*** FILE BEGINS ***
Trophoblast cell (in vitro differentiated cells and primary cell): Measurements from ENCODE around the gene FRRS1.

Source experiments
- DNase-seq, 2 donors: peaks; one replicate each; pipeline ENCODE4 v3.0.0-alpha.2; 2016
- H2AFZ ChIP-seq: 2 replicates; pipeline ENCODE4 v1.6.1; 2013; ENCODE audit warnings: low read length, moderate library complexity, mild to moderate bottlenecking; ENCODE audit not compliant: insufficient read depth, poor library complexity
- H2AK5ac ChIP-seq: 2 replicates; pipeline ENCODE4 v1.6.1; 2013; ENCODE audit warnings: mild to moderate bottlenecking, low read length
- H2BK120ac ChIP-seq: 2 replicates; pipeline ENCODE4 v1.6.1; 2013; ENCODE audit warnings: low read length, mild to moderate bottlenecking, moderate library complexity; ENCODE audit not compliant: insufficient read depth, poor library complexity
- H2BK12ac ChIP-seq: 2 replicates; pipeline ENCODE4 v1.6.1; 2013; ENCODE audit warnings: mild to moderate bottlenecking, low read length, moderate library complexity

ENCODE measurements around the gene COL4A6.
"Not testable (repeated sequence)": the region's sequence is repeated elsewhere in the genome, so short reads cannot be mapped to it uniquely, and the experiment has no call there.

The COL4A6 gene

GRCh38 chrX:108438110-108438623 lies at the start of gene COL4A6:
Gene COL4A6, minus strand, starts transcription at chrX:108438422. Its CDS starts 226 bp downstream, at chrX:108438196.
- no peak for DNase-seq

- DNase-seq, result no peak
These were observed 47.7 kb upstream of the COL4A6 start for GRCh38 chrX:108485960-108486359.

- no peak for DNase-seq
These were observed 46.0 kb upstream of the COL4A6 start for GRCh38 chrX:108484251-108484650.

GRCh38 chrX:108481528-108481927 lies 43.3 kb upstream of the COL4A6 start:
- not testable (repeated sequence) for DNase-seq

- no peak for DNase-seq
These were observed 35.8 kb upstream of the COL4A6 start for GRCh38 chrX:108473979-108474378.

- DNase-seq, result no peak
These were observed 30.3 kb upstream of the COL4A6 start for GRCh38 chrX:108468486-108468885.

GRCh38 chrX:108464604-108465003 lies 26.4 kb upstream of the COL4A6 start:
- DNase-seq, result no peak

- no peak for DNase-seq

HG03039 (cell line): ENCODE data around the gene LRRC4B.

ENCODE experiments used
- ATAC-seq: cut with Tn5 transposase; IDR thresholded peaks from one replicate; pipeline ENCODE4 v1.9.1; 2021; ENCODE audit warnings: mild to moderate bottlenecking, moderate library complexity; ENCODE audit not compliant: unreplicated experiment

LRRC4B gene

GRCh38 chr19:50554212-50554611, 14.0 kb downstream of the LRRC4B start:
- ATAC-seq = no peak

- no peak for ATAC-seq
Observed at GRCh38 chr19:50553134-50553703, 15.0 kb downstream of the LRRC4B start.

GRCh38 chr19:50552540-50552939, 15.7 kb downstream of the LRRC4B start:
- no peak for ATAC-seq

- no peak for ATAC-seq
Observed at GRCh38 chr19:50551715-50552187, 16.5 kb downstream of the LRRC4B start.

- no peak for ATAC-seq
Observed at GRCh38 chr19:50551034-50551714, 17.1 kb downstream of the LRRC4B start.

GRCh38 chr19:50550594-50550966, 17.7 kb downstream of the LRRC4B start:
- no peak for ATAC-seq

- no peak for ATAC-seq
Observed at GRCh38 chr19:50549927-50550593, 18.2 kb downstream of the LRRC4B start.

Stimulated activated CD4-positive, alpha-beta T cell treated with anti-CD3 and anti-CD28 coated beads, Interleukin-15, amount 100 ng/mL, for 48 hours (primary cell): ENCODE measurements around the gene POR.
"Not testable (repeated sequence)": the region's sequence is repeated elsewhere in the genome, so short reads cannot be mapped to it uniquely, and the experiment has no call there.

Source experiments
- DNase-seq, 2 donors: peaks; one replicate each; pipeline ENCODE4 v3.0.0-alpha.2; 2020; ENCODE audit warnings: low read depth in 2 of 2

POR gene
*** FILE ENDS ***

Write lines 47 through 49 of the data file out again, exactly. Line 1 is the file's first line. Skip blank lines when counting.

Source experiments
- DNase-seq, 2 donors: peaks; one replicate each; pipeline ENCODE4 v3.0.0-alpha.2; 2020; ENCODE audit warnings: low read depth in 2 of 2

POR gene